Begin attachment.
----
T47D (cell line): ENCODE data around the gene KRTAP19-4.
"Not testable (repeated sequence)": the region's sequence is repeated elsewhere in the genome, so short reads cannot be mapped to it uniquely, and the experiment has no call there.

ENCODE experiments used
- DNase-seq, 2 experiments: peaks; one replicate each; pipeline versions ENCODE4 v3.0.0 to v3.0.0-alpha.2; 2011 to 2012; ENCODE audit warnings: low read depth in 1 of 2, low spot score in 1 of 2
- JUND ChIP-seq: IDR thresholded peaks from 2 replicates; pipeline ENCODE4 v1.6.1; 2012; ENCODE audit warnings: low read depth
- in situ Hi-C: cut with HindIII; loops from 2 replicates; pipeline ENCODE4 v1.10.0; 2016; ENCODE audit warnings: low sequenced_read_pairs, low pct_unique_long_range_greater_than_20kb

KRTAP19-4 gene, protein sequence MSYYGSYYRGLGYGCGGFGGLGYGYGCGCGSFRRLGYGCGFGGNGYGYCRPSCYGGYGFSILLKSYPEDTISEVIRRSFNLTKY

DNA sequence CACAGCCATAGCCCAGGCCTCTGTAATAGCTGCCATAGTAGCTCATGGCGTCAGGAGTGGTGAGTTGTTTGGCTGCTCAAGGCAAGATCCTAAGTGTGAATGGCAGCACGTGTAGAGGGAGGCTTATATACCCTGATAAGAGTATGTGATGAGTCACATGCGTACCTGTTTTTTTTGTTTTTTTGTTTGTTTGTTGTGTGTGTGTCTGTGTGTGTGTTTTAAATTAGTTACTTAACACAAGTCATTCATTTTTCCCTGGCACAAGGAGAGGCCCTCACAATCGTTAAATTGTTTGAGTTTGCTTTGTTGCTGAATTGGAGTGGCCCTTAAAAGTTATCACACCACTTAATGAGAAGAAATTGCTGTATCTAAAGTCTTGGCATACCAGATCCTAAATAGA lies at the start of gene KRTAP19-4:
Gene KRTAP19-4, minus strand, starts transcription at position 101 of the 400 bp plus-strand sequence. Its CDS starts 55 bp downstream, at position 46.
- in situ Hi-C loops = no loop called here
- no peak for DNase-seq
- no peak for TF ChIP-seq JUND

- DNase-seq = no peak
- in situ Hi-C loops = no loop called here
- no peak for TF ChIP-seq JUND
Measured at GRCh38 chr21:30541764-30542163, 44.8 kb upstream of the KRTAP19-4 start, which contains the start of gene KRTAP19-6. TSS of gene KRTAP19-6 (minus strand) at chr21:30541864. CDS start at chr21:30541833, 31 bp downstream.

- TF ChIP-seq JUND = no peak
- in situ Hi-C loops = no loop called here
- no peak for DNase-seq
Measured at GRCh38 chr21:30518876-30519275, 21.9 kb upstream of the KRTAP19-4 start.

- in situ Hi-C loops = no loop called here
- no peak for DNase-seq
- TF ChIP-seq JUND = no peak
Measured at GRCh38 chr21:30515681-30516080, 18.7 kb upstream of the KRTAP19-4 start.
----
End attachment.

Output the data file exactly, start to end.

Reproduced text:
T47D (cell line): ENCODE data around the gene KRTAP19-4.
"Not testable (repeated sequence)": the region's sequence is repeated elsewhere in the genome, so short reads cannot be mapped to it uniquely, and the experiment has no call there.

ENCODE experiments used
- DNase-seq, 2 experiments: peaks; one replicate each; pipeline versions ENCODE4 v3.0.0 to v3.0.0-alpha.2; 2011 to 2012; ENCODE audit warnings: low read depth in 1 of 2, low spot score in 1 of 2
- JUND ChIP-seq: IDR thresholded peaks from 2 replicates; pipeline ENCODE4 v1.6.1; 2012; ENCODE audit warnings: low read depth
- in situ Hi-C: cut with HindIII; loops from 2 replicates; pipeline ENCODE4 v1.10.0; 2016; ENCODE audit warnings: low sequenced_read_pairs, low pct_unique_long_range_greater_than_20kb

KRTAP19-4 gene, protein sequence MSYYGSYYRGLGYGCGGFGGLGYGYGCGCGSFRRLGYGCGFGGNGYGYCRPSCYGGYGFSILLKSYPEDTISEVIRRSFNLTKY

DNA sequence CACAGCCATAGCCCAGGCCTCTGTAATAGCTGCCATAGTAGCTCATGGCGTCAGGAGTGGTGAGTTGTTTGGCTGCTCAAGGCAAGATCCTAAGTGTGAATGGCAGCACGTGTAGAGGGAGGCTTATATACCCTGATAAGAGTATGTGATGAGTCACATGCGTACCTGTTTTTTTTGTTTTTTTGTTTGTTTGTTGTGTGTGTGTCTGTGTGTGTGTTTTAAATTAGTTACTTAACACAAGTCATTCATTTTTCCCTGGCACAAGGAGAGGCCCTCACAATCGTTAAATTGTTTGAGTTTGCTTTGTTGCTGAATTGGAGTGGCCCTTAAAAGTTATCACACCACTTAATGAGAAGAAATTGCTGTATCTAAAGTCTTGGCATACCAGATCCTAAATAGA lies at the start of gene KRTAP19-4:
Gene KRTAP19-4, minus strand, starts transcription at position 101 of the 400 bp plus-strand sequence. Its CDS starts 55 bp downstream, at position 46.
- in situ Hi-C loops = no loop called here
- no peak for DNase-seq
- no peak for TF ChIP-seq JUND

- DNase-seq = no peak
- in situ Hi-C loops = no loop called here
- no peak for TF ChIP-seq JUND
Measured at GRCh38 chr21:30541764-30542163, 44.8 kb upstream of the KRTAP19-4 start, which contains the start of gene KRTAP19-6. TSS of gene KRTAP19-6 (minus strand) at chr21:30541864. CDS start at chr21:30541833, 31 bp downstream.

- TF ChIP-seq JUND = no peak
- in situ Hi-C loops = no loop called here
- no peak for DNase-seq
Measured at GRCh38 chr21:30518876-30519275, 21.9 kb upstream of the KRTAP19-4 start.

- in situ Hi-C loops = no loop called here
- no peak for DNase-seq
- TF ChIP-seq JUND = no peak
Measured at GRCh38 chr21:30515681-30516080, 18.7 kb upstream of the KRTAP19-4 start.